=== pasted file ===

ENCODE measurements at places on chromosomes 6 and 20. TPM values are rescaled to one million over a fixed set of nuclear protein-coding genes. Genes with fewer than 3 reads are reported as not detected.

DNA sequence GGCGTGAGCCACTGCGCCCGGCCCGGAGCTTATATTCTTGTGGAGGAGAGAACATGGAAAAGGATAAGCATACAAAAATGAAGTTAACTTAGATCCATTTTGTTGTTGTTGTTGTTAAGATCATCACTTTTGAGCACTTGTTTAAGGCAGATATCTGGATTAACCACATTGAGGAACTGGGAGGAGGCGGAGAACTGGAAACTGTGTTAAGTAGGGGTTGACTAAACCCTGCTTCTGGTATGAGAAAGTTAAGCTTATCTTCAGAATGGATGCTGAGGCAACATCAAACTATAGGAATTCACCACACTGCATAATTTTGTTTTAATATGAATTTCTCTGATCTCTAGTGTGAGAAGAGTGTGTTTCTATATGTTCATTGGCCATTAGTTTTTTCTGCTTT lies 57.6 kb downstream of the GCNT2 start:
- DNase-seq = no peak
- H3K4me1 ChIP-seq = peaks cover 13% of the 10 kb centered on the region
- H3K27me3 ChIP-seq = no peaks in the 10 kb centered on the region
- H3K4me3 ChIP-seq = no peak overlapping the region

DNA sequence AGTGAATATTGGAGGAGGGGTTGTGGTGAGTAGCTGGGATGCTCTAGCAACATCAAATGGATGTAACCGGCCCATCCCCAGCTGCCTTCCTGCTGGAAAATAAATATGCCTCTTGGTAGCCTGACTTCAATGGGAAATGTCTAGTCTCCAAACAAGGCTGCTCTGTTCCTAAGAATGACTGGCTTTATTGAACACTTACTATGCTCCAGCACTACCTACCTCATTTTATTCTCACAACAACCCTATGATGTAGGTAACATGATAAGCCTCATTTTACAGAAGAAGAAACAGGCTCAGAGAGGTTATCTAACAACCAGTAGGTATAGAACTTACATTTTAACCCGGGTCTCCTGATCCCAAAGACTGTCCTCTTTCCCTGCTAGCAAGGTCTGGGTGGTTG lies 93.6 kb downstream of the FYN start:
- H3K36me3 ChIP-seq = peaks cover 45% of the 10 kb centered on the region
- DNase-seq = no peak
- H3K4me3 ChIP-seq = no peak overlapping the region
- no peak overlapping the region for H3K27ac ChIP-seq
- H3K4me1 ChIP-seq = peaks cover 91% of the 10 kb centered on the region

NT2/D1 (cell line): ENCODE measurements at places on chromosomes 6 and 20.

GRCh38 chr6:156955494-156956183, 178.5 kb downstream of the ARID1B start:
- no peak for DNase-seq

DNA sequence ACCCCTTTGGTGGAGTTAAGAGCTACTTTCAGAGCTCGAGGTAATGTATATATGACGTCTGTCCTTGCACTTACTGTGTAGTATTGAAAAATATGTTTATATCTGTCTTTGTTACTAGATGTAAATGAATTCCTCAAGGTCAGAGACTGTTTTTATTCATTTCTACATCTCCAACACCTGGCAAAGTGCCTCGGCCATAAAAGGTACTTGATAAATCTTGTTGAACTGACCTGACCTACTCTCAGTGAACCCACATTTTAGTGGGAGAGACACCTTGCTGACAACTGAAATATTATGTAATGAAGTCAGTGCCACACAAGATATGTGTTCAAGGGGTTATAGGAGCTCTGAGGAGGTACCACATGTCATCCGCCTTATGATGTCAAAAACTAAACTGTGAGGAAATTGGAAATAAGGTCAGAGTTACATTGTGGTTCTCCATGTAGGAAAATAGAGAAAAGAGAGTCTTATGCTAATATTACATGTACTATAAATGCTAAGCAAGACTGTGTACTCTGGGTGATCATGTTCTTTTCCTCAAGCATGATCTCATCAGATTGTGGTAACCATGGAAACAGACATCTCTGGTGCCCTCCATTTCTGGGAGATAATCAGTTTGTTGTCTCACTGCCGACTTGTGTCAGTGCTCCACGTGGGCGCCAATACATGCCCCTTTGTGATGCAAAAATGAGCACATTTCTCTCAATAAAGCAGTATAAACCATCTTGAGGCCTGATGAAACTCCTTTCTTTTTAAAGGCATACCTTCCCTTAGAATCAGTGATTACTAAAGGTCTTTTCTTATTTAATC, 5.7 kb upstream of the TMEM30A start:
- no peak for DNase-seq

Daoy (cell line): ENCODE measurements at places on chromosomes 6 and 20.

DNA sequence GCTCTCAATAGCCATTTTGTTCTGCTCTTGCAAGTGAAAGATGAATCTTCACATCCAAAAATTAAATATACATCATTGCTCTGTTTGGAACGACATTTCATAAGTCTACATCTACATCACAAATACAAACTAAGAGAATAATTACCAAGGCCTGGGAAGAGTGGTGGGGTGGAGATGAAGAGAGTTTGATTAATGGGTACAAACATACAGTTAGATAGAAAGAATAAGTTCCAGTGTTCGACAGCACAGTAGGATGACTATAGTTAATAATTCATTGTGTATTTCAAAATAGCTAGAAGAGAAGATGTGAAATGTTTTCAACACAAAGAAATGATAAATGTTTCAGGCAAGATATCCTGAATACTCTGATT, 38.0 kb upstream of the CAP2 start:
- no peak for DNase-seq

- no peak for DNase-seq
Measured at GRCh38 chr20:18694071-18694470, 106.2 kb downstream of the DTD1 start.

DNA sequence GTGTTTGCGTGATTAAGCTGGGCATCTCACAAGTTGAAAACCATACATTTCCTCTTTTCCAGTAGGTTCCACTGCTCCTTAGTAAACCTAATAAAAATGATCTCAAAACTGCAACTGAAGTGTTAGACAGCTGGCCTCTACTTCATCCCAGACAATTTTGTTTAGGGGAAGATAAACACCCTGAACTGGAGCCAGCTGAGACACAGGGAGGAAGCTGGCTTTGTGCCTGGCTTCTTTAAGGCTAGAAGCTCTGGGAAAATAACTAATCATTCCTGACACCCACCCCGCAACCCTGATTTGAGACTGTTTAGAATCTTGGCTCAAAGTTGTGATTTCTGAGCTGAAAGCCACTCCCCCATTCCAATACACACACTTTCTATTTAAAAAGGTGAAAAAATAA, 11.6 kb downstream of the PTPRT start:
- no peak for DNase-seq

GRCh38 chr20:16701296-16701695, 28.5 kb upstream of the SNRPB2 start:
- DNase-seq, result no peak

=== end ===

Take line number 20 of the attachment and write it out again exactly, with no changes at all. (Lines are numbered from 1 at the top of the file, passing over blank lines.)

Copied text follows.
- no peak for DNase-seq